Germanwings Mystery: Pilot Locked Out, Passengers Unknown

Germanwings Mystery: Pilot Locked Out, Passengers Unknown
Image from Flickr by Mark Harkin
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Image from Flickr by Mark Harkin

The recovered black box from the cockpit of Germanwings flight 9525 revealed that one of the plane’s pilots was locked out of the cockpit. The pilot was not able to get back in even after pounding the door up until the moment of the crash.


Meanwhile, reports surfaced saying authorities are yet to be sure about the identities of all passengers as the manifest remain a secret for more than 24 hours since the plane crashed on March 24, local time.

Cockpit Voice Recorder Opens Mysteries

A senior investigator official, who has spoken under the condition of anonymity, said that the two pilots of the crashed Germanwings flight 9525 had a “very smooth, very cool” conversation before one of them went outside of the cockpit. However, the pilot could not re-enter when he got back.

“The guy outside is knocking lightly on the door and there is no answer. And then he hits the door stronger and no answer. There is never an answer. You can hear he is trying to smash the door down. We don’t know yet the reason why one of the guys went out. But what is sure is that at the very end of the flight, the other pilot is alone and does not open the door,” the unnamed source told The New York Times in an exclusive report.

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French authorities have released little information regarding what they found from audio recordings. Information given to the public only went as far as saying that human voices and cockpit sounds from the recording will be subjected to a more in-depth analysis.

The New York Times reached for a comment from Martine del Bono from France’s Bureau of Investigations and Analyses but was denied. The spokesperson said the bureau will hold an official press conference when more accurate information is obtained.

Another source of mystery, as The New York Times noted, is the plane’s trajectory during the moments that led to the crash. The plane reached an altitude of 6,175 feet, staying along the course of its flight path, but immediately began descending until the point of impact. The plane hit the mountainside and was obliterated.

Another unnamed senior French official noted that during the plane’s descent, the pilot should have established communication with air traffic control. The pilots’ silence was disturbing, the unnamed official said, further saying investigators should consider the angle that the silence was deliberate.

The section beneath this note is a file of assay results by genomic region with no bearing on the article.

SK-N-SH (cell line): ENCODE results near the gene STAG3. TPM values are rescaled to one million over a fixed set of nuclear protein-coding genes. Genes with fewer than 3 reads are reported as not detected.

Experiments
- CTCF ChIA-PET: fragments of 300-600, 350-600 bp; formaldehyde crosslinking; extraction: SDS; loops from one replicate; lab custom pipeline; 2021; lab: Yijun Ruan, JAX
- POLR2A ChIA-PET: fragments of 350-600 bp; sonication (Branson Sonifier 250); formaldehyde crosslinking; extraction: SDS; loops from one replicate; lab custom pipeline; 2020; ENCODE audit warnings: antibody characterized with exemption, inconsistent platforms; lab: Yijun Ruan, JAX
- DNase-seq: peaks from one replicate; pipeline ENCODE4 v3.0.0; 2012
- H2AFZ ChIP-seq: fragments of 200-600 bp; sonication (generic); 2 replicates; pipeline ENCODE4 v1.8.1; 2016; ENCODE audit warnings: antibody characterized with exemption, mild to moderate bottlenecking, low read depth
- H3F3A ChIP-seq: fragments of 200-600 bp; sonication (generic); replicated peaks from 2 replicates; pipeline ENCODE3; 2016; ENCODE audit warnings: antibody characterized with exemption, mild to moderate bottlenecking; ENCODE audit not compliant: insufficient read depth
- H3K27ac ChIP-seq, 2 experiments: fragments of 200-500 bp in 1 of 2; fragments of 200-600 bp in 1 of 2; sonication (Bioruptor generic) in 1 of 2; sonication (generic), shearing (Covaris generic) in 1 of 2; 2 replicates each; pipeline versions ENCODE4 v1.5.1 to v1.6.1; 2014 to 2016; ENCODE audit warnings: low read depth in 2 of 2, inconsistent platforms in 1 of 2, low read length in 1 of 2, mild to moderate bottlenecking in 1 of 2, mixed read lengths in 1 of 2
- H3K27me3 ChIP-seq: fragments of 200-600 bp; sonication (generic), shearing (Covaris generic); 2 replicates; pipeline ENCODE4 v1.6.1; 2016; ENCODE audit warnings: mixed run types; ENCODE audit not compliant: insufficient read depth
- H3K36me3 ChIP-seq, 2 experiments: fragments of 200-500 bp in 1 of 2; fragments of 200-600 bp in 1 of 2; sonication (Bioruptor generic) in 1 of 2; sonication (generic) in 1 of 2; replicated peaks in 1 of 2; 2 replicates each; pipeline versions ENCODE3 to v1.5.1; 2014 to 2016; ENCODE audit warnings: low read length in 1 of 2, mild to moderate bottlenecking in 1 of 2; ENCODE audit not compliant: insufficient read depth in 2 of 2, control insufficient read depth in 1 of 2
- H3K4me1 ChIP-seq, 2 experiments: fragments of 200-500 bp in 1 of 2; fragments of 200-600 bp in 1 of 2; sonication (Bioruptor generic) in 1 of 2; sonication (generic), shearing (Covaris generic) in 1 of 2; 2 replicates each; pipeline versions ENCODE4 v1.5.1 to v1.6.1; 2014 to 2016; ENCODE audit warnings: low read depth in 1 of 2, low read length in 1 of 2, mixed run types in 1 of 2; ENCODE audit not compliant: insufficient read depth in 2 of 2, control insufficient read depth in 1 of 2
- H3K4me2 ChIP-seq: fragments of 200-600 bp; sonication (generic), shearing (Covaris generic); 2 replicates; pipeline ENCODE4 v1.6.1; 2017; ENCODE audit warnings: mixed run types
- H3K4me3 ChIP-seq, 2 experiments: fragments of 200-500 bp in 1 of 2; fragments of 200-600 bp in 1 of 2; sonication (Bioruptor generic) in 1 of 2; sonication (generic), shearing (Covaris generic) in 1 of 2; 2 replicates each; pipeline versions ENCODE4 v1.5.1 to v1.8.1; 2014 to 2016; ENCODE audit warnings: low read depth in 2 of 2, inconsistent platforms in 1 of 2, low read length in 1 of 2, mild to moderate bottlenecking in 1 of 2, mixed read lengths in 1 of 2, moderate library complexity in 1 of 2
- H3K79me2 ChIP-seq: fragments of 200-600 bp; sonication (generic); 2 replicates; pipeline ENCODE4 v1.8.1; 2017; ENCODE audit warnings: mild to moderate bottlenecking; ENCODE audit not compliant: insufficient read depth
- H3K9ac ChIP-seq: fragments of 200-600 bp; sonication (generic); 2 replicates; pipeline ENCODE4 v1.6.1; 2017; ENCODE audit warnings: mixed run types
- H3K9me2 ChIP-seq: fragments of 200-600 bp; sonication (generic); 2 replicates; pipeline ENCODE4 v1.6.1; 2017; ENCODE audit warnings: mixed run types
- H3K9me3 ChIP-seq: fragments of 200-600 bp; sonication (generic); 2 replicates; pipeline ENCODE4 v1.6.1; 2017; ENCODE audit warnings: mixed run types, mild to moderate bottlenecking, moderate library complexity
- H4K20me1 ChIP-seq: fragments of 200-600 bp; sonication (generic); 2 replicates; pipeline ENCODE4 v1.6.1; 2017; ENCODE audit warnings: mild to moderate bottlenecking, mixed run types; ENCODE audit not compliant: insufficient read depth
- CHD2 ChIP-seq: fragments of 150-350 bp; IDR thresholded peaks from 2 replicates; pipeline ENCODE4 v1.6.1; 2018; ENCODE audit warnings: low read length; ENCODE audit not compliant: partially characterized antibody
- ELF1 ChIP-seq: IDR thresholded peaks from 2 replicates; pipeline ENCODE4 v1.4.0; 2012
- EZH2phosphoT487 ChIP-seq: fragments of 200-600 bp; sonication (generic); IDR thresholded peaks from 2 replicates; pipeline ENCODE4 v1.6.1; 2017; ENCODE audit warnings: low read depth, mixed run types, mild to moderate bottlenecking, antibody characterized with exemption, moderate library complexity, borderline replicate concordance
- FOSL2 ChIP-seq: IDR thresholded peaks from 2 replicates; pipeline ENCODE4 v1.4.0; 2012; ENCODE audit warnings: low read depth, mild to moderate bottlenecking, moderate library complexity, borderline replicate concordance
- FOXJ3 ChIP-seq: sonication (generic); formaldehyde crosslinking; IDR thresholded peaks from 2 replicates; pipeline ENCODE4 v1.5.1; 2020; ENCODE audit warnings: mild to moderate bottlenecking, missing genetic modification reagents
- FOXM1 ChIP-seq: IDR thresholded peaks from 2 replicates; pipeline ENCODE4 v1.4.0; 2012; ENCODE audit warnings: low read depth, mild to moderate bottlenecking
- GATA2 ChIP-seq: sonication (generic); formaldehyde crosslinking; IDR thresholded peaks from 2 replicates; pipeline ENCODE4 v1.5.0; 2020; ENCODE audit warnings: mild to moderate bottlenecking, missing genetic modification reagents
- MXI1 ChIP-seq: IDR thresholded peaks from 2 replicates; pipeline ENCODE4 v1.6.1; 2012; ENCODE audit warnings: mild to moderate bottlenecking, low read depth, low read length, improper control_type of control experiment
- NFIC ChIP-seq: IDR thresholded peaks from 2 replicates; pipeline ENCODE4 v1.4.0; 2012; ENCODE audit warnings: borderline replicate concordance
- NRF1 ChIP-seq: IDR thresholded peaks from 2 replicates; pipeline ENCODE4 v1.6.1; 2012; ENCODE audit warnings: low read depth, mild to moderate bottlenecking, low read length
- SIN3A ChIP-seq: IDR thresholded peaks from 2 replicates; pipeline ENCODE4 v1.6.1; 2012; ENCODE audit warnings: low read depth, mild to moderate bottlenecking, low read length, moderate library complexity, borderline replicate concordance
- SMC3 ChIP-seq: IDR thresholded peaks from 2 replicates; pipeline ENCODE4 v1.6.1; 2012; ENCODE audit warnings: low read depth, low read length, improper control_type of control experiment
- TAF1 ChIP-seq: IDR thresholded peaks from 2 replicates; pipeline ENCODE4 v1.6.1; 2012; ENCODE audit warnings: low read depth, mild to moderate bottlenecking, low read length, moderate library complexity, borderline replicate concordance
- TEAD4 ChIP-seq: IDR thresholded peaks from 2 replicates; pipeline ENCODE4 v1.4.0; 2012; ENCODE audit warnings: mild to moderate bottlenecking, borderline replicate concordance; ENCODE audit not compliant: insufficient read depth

“I don’t like it. To me, it seems very weird: this very long descent at normal speed without any communications, though the weather was absolutely clear.”

The official said it is also possible that the pilots were silent because they were incapacitated by fire or loss of cabin pressure. However, pilots have access to emergency oxygen masks, since they are the first ones in the plane to know if depressurization occurs.

“If for any reason they don’t detect the problem in time, they would black out. So far, we don’t have any evidence that points clearly to a technical explanation. So we have to consider the possibility of deliberate human responsibility,” the official said.

Who was really on board?

A separate report from The Telegraph has drawn attention after citing conflicting information of the nationalities and the number of passengers aboard Germanwings flight 9525. Case in point is the true number of Britons on board.

“We cannot rule out the possibility that there are further British people involved. The level of information on the flight manifest doesn’t allow us to rule out that possibility until we’ve completed some further checks,” UK’s Foreign Secretary Philip Hammond said, as quoted by The Telegraph. Germanwings, on the other hand, said on Wednesday that only one Briton was among the passengers.

There were also conflicting reports as to the number of Spaniards who died in the crash. Authorities reported 45 on board, while Germanwings said there were 35. On Wednesday, Spain’s junior security minister estimated there were 49 Spanish passengers on board.

The confusion relies on Europe’s border protocols, a source from the German government told The Telegraph. Europe does not require records of passports and ID cards when travelling; hence, there is no exact way to determine the nationalities of the passengers.

As to the secrecy surrounding the passenger manifesto, the source said officials are still waiting until all families of the passengers are informed of the tragedy.

Also read: Germanwings Crash In Brief

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